Says Shimoyama, 'I’ve noticed through my own exploration of these topics that there seem to be so many connections, a through line between them. For example, I have a strong connection to The Star tarot card, and discovered that the traditional illustration shows seven stars in the sky that represent the seven chakras. The Star tarot card has so much to do with hope, good health, and spirituality, and that seems so directly connected to meditation and the chakras, which some friends of mine have been looking to recently as a way of healing.'
New sculptural works by Allana Clarke express ritualistic transformation through performative gestures embedded in surfaces constructed from hair bonding glue, a liquid latex commonly used to adhere hair extensions onto a person’s scalp. Clarke manipulates the material by scraping it, pulling it, twisting it, and pushing into it with her entire body. This performative process of moulding the material through her physical actions manifests as a sculptural relic of the artist literally grappling with her complicated relationship with a medium connected to her experiences as a child of 'rituals indoctrinating me into a world that is anti-Black.'
'I was in the studio every single day, using that time as an escape from the world and the immense amount of trauma I was absorbing,' Clarke says. 'I needed to feel human again. I needed to orient myself towards futurity; towards a future where Black bodies can be articulated in a way they’ve never been before. My practice is the process of that.'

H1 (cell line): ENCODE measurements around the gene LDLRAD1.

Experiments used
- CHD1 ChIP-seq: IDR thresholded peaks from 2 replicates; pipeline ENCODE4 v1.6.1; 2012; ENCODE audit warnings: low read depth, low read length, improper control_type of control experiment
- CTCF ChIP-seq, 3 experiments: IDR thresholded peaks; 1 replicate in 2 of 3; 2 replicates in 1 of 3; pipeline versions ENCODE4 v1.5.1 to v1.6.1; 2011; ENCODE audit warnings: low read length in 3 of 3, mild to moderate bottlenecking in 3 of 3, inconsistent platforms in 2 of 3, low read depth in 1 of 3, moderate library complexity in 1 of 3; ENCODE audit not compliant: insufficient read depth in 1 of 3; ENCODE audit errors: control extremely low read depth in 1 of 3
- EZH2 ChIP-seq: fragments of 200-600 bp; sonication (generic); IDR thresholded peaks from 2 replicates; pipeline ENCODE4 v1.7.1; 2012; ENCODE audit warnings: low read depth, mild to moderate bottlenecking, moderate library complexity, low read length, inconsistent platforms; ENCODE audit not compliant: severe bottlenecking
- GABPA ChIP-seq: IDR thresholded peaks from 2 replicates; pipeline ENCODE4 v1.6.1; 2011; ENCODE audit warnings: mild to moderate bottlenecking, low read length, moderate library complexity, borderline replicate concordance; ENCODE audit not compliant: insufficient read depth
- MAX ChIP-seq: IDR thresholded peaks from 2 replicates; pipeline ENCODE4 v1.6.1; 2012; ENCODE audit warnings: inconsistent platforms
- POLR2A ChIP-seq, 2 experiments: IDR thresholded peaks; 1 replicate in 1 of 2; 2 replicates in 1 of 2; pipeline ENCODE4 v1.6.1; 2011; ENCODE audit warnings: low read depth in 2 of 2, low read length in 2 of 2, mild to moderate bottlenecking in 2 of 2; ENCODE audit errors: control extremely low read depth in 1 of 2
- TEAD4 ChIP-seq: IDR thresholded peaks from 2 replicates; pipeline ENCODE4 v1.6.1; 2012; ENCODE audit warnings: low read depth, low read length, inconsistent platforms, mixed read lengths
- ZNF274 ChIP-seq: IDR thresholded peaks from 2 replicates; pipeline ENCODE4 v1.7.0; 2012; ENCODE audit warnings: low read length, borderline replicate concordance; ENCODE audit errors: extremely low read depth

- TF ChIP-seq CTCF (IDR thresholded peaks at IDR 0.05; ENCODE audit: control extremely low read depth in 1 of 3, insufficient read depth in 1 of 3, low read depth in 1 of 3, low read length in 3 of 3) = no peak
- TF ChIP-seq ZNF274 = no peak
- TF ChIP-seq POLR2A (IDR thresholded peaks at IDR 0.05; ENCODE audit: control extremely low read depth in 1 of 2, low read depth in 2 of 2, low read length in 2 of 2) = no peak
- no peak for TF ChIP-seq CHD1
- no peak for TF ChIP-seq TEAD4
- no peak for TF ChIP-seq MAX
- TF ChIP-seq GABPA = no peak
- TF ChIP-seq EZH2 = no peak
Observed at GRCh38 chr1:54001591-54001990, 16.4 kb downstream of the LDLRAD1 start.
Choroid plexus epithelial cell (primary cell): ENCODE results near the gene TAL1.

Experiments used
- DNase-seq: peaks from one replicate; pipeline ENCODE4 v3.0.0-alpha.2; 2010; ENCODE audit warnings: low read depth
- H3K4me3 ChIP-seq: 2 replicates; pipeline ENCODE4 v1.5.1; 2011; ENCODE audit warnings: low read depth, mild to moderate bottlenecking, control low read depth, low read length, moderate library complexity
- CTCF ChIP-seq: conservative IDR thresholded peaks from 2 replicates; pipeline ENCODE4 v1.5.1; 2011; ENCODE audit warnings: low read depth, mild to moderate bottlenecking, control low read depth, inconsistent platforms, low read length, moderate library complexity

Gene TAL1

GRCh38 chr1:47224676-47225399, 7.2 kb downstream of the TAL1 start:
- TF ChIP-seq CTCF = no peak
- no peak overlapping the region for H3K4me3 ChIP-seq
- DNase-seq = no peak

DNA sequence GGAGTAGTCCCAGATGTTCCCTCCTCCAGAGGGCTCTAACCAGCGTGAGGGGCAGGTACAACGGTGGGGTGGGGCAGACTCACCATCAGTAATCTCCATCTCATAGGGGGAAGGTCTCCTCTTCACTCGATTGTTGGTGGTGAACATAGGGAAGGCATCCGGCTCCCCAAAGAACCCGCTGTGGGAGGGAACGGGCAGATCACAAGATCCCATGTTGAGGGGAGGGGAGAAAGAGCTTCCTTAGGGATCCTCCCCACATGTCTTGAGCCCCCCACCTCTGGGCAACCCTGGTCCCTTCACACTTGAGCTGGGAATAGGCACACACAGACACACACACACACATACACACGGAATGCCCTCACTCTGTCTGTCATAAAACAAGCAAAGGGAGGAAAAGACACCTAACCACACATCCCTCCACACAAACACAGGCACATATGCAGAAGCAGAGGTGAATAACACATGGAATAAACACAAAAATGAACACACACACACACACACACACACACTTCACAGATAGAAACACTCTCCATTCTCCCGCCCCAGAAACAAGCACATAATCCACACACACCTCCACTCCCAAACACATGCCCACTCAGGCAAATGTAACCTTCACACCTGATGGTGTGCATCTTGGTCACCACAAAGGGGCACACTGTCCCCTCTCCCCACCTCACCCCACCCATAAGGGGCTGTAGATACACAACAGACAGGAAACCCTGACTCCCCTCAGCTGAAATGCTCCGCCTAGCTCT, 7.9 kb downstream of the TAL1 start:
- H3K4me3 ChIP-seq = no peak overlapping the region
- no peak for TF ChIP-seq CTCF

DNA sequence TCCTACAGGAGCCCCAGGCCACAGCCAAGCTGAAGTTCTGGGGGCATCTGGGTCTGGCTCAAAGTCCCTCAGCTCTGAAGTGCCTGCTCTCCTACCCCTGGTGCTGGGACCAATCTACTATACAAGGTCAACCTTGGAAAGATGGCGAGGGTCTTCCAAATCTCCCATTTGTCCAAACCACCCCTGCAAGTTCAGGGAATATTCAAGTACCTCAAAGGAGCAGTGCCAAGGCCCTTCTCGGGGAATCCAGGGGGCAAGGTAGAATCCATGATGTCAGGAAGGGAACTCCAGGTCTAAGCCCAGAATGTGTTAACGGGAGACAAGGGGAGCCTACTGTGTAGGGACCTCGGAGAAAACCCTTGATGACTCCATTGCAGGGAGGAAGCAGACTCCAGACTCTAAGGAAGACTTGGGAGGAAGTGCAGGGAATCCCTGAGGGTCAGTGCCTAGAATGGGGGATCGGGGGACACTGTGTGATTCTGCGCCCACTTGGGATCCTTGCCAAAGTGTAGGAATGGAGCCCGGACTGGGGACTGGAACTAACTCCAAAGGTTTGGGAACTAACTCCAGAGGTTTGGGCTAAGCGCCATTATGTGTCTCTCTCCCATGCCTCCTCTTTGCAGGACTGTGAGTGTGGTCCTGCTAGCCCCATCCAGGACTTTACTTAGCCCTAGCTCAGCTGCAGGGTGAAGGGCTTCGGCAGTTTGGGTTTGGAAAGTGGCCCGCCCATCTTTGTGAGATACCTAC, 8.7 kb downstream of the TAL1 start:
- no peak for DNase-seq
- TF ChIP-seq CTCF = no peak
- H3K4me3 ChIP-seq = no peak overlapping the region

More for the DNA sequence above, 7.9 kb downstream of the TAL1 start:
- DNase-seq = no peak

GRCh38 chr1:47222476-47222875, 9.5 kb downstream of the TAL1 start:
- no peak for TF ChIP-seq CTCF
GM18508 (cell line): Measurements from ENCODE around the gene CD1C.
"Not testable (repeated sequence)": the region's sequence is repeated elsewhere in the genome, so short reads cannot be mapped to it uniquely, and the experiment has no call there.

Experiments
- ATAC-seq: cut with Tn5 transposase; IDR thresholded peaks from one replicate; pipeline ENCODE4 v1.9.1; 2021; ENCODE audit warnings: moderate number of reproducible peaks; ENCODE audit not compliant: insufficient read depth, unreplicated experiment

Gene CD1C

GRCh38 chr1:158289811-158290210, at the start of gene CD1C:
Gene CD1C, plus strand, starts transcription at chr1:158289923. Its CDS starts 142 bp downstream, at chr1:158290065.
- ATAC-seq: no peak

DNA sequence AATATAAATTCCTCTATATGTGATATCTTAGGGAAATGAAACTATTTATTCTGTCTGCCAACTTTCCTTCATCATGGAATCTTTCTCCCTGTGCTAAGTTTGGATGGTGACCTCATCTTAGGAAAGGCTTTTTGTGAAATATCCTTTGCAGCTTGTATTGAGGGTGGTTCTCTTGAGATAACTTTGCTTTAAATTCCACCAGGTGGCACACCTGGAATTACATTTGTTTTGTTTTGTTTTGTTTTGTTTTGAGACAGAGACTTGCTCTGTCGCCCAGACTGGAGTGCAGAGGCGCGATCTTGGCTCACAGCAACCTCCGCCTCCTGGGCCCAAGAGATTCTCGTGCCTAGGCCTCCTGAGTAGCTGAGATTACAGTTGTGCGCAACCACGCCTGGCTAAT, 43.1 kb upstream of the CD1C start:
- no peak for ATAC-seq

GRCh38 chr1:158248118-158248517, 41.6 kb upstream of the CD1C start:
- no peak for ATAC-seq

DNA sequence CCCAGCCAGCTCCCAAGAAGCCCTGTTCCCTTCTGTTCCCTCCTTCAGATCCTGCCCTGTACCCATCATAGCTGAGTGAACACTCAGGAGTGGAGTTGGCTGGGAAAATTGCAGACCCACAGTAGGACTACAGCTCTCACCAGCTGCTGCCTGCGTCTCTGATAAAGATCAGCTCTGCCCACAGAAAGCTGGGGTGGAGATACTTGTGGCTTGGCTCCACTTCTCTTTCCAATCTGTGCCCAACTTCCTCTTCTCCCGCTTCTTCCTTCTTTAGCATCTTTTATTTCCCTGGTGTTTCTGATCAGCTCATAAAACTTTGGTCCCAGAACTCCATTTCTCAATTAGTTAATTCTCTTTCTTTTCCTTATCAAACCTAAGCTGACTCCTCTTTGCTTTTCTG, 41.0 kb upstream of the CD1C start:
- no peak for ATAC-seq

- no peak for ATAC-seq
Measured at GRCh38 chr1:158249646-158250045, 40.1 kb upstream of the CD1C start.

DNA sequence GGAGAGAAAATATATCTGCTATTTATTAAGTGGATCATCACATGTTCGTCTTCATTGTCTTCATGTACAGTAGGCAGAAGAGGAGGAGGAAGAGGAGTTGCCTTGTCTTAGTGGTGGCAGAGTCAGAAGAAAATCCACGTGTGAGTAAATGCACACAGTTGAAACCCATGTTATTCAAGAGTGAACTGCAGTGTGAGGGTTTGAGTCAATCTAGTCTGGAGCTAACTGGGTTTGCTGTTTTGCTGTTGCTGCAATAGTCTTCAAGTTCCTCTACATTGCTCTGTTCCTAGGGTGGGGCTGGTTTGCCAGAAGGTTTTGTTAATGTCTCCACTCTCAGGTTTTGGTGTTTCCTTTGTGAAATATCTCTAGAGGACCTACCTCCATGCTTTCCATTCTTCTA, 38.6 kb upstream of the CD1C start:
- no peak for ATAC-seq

New paintings by Alisa Sikelianos-Carter present mythological bridges between the spirit world, infinite spacetime, magic, and myth. Layering fabrics and paint into controlled, maximal compositions, Sikelianos-Carter illustrates the mythological future stories of the Black diaspora: stories in which her characters—such as the Future Ancestors and the Afronauts—inhabit the fantasy folds of time like gods, travelling between our world and the infinite possible worlds to come.
'I’m stretching out time in a way that doesn’t just go forward,' Sikelianos-Carter says. 'If you had a telescope long enough, from far enough away you could look through it and see Egyptians building pyramids right now. All time is happening at every moment.'